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Josef Albers


Josef Albers Homage to the Square: R-NW IV 1966 © The Josef and Anni Albers Foundation. All rights reserved. DACS, London 2023








Birth Place


Death Place

New Haven

Albers was born in Germany and taught at the Bauhaus art school, alongside Paul Klee, László Moholy-Nagy, Wassily Kandinsky and others. He emigrated to the USA in 1933, after the Nazis closed the Bauhaus. In America Albers taught at the influential Black Mountain College until 1949 and later became the head of the design department at Yale University. Both Albers's art and teaching focused on the properties of colour, explored through strictly geometric, abstract compositions. His theoretical writings on the role of colour in painting - how it advances or recedes, how one affects another - have been highly influential.

Josef Albers (; German: [ˈalbɐs]; March 19, 1888 – March 25, 1976) was a German-born American artist and educator who is considered one of the most influential 20th-century art teachers in the United States. Born in 1888 in Bottrop, Westphalia, Germany, into a Roman Catholic family with a background in craftsmanship, Albers received practical training in diverse skills like engraving glass, plumbing, and wiring during his childhood. He later worked as a schoolteacher from 1908 to 1913 and received his first public commission in 1918 and moved to Munich in 1919. In 1920, Albers joined the Weimar Bauhaus as a student and became a faculty member in 1922, teaching the principles of handicrafts. With the Bauhaus's move to Dessau in 1925, he was promoted to professor and married Anni Albers, a student at the institution and a textile artist. Albers' work in Dessau included designing furniture and working with glass, collaborating with established artists like Paul Klee. Following the Bauhaus's closure under Nazi pressure in 1933, Albers emigrated to the United States. He was appointed as the head of the painting program at the experimental liberal arts institution Black Mountain College in North Carolina, a position he held until 1949. At Black Mountain, Albers taught students who would later go on to become prominent artists such as Ruth Asawa and Robert Rauschenberg, and invited contemporary American artists to teach in the summer seminar, including the choreographer Merce Cunningham and Harlem Renaissance painter Jacob Lawrence. In 1950, he left for Yale University to head the design department, contributing significantly to its graphic design program. Albers' teaching methodology, prioritizing practical experience and vision in design, had a profound impact on the development of postwar Western visual art, while his book Interaction of Color, published in 1963, is considered a seminal work on color theory. In addition to being a teacher, Albers was an active abstract painter and theorist, best known for his series Homage to the Square, in which he explored chromatic interactions with nested squares, meticulously recording the colors used. He also created murals, such as those for the Corning Glass Building and the Time & Life Building in New York City. In 1970, he and his wife lived in Orange, Connecticut, where they continued to work in their private studio. In 1971, Albers was first living artist to be given a solo show at the Metropolitan Museum of Art in New York. Albers died in his sleep on March 25, 1976, at the Yale New Haven Hospital after being admitted for a possible heart ailment.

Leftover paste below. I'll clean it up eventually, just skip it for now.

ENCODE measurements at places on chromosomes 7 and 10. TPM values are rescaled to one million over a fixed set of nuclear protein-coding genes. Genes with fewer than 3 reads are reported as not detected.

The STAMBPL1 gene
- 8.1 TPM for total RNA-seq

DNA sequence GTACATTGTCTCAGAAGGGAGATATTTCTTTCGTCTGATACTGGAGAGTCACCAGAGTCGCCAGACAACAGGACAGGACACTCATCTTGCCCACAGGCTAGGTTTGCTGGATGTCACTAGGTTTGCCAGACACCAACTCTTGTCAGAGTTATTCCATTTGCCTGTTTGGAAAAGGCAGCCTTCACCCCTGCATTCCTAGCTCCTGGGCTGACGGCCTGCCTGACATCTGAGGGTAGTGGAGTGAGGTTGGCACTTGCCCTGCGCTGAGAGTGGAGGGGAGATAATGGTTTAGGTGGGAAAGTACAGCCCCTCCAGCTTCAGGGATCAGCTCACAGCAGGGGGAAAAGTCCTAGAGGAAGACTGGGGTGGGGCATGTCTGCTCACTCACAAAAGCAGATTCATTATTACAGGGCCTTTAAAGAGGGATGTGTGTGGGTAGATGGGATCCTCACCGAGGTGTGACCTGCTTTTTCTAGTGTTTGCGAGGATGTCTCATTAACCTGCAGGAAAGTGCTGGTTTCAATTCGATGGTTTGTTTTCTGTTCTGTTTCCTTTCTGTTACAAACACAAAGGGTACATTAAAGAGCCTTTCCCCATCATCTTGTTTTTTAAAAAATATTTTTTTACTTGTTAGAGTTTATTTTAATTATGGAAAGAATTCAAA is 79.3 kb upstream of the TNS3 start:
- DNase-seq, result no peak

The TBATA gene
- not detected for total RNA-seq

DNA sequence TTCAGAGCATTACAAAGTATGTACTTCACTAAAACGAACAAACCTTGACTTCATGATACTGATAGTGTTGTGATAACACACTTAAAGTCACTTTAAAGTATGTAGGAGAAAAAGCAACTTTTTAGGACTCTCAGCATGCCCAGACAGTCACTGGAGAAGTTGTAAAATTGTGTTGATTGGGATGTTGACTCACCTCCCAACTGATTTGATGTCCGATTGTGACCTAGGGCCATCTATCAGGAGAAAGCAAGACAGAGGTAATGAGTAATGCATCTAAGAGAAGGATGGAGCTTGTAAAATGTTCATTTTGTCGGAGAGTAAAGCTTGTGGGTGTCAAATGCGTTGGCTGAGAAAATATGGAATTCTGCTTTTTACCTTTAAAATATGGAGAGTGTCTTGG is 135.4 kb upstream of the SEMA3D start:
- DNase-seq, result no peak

ID: 170071

Information from Wikipedia, made available under the Creative Commons Attribution-ShareAlike License

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Born 19 March 1888; died 25 March 1976. Albers trained as an art teacher at Königliche Kunstschule in Berlin, Germany, from 1913 to 1915. From 1916 to 1919 he began his work as a printmaker at the Kunstgewerbschule in nearby Essen, Germany. In 1919 he went to Munich, Germany, to study at the Königliche Bayerische Akademie der Bildenden Kunst, where he was a pupil of Max Doerner and Frank Stuck. In 1920 he attended the preliminary course (Vorkurs) at the Bauhaus in Weimar, Germany, and was appointed a master in 1923 or 1925. In 1925 Albers moved with the Bauhaus to Dessau, Germany, where he was named master. From 1928 to 1930 he was also in charge of the furniture workshop. In 1932 he moved with the Bauhaus to Berlin. From 1933, after the closure of the Bauhaus in Berlin, until 1949, Albers taught at Black Mountain College in North Carolina. From 1948 to 1950 or from 1950 to 1958, Albers was professor and chairman of the Department of Design at Yale University, New Haven, Connecticut. He remained there as a visiting professor until 1960. After his retirement from Yale University, Albers continued to live in New Haven and to paint, monitor his own exhibitions and publications, write, lecture and work on large commissioned sculptures for architectural settings. He was highly regarded as a teacher and is considered influential for the generation of artists emerging in the 1950s and 1960s. Comment on works: abstract

ID: 500033049

Information from Getty's Union List of Artist Names (ULAN), made available under the ODC Attribution License

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Glossary Terms



An influential German school of art and design founded in 1919. It was based on workshop training rather than academic studios, and is celebrated for its functional design.


Der Blaue Reiter (The Blue Rider)

A German Expressionist group founded in Munich in 1911 by Wassily Kandinsky and Franz Marc. Its membership, who shared an interest in expressing a spiritual dimension in painting, featured in an almanac of the same name published in 1912. The group dispersed with the onset of the First World War.